Denard Robinson Puts His Worst Foot Forward in Michigan Loss at Notre Dame

Adam Hirshfield@ahirshfieldFeatured ColumnistSeptember 23, 2012

SOUTH BEND, IN - SEPTEMBER 22:  Quarterback Denard Robinson #16 of the Michigan Wolverines runs the ball against safety Zeke Motta #17 of the Notre Dame Fighting Irish in the first quarter at Notre Dame Stadium on September 22, 2012 in South Bend, Indiana.  (Photo by Jonathan Daniel/Getty Images)
Jonathan Daniel/Getty Images

SOUTH BEND, Ind. — “Man, I f---ing hate that guy!” said the Notre Dame fan sitting in front of me as Michigan quarterback Denard Robinson reeled off a 20-yard run late in the first half against the Irish defense on Saturday night.

As a longtime Michigan fan and long-suffering fan of the man they call Shoelace, I knew exactly how he felt.

On the next play, Robinson threw an interception.

I’ve been terrified for the last three years that this Denard Robinson would show up in a big game. And this Denard Robinson looked simply horrendous as the No. 18 Wolverines bumbled their way to a 13-6 loss to the 11th-ranked Fighting Irish.

Robinson threw interceptions on four consecutive passes in the first half, fumbled at the Irish 8-yard line early in the third quarter and looked both tentative and timid as he finished the game 13-of-24 through the air for just 138 yards.

The loss at Notre Dame Stadium saw the Michigan senior regress to the ill-equipped, off-balance quarterback we’ve seen pop up semi-regularly during his prolific career. The one who forces passes and makes bad decisions. The one who’s eaten alive by well-prepared defenses like Alabama and Mississippi State.

Sure, there have been amazing performances from the bright, endearing 22-year-old. First and foremost are the two ridiculous wins over the Irish the last two seasons in which Robinson was responsible for 948 yards of total offense. But it’s now clear that those were mere con jobs that, in effect, deluded fans—myself included—into thinking we had a legitimate superstar quarterback on our hands.

This time, unlike the last two years, there were no final-minute heroics, no acrobatic Hail Marys, no scintillating comebacks to bring sweet release to nearly 60 minutes of hand-wringing, nail-biting and accelerated heartbeats.

"I want to say sorry to everybody who watched football, watched Michigan football and whoever follows Michigan football," Robinson told reporters after he jogged dejectedly off the field. "I want to say sorry and it won't happen no more. I am going to be accountable for the rest of the season. I'll tell you that much."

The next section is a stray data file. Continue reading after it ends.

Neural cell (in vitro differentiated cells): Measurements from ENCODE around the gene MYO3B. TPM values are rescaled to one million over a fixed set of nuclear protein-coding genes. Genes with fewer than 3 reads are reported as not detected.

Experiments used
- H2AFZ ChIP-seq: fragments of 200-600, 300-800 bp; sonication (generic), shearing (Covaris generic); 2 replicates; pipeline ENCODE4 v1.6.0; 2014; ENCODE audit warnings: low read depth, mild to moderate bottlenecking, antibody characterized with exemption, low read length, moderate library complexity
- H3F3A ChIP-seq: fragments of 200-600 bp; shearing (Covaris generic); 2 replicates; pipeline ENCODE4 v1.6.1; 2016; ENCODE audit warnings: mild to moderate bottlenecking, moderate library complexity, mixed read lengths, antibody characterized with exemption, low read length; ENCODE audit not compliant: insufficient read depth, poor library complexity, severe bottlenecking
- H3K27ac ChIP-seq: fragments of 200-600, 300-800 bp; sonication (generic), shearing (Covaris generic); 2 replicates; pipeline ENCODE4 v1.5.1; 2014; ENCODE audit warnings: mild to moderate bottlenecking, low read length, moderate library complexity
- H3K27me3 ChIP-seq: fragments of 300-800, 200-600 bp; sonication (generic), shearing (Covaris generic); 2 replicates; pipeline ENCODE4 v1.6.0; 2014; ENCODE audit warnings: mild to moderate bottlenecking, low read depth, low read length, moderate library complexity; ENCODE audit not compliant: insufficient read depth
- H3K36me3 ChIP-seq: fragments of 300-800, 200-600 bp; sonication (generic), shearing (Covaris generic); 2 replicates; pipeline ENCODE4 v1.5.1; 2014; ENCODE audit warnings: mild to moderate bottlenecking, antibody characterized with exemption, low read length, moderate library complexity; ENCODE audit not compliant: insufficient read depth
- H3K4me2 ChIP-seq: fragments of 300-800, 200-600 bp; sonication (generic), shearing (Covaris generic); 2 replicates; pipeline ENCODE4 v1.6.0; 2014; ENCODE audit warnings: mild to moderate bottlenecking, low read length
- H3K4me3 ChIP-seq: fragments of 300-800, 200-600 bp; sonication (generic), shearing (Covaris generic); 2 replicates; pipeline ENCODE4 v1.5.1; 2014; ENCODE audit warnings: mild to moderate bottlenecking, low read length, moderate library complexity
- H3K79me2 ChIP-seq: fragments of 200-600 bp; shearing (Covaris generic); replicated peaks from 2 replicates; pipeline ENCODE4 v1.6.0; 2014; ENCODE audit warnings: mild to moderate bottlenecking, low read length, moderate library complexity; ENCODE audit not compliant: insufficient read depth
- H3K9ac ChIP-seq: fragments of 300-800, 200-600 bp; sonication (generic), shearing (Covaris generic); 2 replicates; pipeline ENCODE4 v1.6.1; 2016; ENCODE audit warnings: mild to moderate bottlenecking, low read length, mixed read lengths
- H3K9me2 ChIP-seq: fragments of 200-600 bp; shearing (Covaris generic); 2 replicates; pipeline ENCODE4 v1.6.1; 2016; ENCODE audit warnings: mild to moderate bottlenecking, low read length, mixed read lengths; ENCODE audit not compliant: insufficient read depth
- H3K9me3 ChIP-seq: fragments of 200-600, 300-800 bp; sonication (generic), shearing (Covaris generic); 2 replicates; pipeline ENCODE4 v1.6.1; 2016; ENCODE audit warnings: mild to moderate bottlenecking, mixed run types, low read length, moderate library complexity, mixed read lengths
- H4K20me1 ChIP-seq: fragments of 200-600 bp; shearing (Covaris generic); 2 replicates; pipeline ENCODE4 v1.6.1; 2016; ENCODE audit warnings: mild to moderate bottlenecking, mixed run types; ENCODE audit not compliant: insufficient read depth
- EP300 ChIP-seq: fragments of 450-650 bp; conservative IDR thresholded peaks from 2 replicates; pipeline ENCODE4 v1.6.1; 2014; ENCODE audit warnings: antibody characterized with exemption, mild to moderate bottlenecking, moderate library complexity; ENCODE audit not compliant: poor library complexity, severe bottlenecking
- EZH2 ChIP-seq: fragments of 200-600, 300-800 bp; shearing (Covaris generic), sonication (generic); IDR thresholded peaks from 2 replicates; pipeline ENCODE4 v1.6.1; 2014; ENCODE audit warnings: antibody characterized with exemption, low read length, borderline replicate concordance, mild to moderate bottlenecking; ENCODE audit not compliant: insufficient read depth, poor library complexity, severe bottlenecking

Taking responsibility is precisely what you’d expect from a leader of Denard’s ilk. There’s no denying he’s a standup guy and a wonderful presence in the locker room.

But taking responsibility only goes so far. As Michael Rothstein of WolverineNation wrote, “The leadership is still unquestioned. The rest is highly questionable.”

Robinson added 90 yards on the ground and helped the Wolverines move the ball well at times against the bend-but-don’t-break Irish defense. But Robinson’s offense was an absolute train wreck in the Red Zone—a stretch that began with a 1st-and-goal play on which backup halfback Vincent Smith took a pitch from Robinson and floated a weak pass into the end zone that was intercepted. In all, Michigan got just six points out of five trips to the red zone.

"Most disappointed I've been in I don't know how long," Robinson declared after the loss. "The 22 years I've been living, this is the most disappointed I've been in myself."

Get in line, Denard. Us paying customers were pretty disappointed in you, too.

Brady Hoke’s Wolverines fell to a disappointing 2-2 on the young season, but when reporters asked the second-year coach after the game if he’d considered yanking his senior signal-caller amid his struggles, he answered simply:


So what did you do, Coach, to try and get your quarterback into the game?

“We always try and go to the next play,” Hoke said afterwards. “I mean, you have to. The guy has done a pretty doggone good job being a quarterback at Michigan and made some good throws in the first half. … What are you going to do, sit there and talk about each one of [the bad decisions]? You've got to move forward.”

It makes sense. What good will it do to dwell on the fact that for three seasons, Robinson has been a playmaker in quarterback’s clothing? A player who can both leave mouths agape with his moves in the open field and leave them shaking their heads with another lame-duck interception. A quarterback who, frankly, has never been a good quarterback, at least in the traditional sense.

It won’t help at all. Hoke has picked his poison, and at this point, it would take a miracle to earn them a return trip to a BCS bowl game.

But there are still eight regular season games to play, and with the entire Big Ten season ahead of them, there’s still something to play for.

Robinson agreed.

"This was the worst game of my career," he told reporters. "And I'm trying to move forward."

Robinson may have been further exposed as something less than a legitimate quarterback on Saturday night in Sound Bend. But moving on is the only positive thing he and Michigan can do.

For us fans, it won’t be that easy.